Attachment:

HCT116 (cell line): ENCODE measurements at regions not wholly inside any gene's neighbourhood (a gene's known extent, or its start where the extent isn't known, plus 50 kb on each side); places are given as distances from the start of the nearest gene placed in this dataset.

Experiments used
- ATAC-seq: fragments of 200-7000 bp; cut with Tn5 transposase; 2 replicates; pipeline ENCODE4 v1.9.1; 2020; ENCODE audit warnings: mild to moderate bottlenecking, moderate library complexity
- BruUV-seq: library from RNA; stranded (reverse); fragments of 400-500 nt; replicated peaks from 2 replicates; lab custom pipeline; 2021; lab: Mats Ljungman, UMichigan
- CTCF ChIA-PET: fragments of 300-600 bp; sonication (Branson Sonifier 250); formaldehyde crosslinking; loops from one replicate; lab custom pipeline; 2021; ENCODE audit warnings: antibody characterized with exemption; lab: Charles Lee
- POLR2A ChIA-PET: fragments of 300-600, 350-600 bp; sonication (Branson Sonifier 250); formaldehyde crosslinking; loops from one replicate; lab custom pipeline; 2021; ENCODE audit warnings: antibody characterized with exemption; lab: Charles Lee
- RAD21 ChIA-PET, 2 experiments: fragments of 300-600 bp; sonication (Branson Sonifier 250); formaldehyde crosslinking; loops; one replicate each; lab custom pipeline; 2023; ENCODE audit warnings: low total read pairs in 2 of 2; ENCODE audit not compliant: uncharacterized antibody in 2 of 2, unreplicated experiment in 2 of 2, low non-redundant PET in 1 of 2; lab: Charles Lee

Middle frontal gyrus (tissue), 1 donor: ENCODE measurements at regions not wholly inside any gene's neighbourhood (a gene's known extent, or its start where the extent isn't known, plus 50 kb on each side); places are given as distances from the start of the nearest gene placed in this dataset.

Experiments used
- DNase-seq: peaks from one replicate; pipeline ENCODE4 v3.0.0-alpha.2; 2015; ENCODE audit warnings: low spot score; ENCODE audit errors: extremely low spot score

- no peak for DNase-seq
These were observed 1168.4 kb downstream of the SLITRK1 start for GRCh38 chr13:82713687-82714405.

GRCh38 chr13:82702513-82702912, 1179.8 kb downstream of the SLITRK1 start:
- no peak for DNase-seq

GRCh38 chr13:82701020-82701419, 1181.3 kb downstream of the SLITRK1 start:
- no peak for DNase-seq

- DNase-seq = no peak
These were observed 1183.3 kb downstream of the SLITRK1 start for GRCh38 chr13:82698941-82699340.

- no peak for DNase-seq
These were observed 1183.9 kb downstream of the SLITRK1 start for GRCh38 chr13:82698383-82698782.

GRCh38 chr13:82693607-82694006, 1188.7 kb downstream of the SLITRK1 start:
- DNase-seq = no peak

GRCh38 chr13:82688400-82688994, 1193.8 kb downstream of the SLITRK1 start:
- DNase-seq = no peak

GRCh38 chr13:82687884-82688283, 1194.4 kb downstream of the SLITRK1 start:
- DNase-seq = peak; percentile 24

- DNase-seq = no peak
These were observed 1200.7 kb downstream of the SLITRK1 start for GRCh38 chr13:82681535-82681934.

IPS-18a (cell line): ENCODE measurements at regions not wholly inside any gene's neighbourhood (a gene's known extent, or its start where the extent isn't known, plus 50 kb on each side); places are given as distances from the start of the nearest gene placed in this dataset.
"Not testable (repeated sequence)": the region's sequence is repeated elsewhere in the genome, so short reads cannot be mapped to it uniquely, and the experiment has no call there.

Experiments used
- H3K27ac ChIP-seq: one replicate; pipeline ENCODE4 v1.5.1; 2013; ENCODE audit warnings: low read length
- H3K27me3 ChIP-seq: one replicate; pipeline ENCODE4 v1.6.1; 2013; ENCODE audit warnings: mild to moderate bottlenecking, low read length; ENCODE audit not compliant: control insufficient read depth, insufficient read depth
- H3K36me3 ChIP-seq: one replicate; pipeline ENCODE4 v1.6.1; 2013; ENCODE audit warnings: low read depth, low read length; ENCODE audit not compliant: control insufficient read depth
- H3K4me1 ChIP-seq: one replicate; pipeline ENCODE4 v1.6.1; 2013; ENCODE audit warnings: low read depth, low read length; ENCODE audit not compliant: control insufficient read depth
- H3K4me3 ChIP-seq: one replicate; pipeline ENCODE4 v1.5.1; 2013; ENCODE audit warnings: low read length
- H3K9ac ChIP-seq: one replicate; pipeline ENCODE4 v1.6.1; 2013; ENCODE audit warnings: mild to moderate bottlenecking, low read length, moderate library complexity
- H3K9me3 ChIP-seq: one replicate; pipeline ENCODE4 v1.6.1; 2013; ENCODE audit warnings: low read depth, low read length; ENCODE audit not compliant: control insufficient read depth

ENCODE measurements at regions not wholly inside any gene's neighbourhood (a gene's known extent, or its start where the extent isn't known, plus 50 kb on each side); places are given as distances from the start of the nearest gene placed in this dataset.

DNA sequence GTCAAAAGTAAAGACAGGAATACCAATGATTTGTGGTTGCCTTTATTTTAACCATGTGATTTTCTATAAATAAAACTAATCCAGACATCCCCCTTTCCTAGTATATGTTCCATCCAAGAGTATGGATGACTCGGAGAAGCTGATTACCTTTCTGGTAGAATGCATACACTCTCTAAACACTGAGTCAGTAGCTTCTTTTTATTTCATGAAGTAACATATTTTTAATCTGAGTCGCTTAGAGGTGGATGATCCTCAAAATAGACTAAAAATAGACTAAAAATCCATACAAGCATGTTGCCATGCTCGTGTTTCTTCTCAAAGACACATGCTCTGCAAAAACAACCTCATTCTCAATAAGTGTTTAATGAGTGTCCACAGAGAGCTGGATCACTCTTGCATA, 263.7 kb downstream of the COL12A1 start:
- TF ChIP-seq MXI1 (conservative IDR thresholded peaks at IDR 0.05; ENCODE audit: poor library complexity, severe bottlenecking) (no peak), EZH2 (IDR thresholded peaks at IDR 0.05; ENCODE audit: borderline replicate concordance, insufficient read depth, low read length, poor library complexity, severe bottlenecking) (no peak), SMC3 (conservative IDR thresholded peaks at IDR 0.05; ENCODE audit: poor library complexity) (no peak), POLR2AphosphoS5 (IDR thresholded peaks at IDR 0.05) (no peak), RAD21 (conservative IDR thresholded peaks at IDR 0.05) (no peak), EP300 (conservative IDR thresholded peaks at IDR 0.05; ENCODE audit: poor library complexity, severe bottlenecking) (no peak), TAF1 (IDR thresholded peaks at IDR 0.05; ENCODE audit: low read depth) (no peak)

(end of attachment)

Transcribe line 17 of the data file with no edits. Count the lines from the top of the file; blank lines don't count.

- DNase-seq = no peak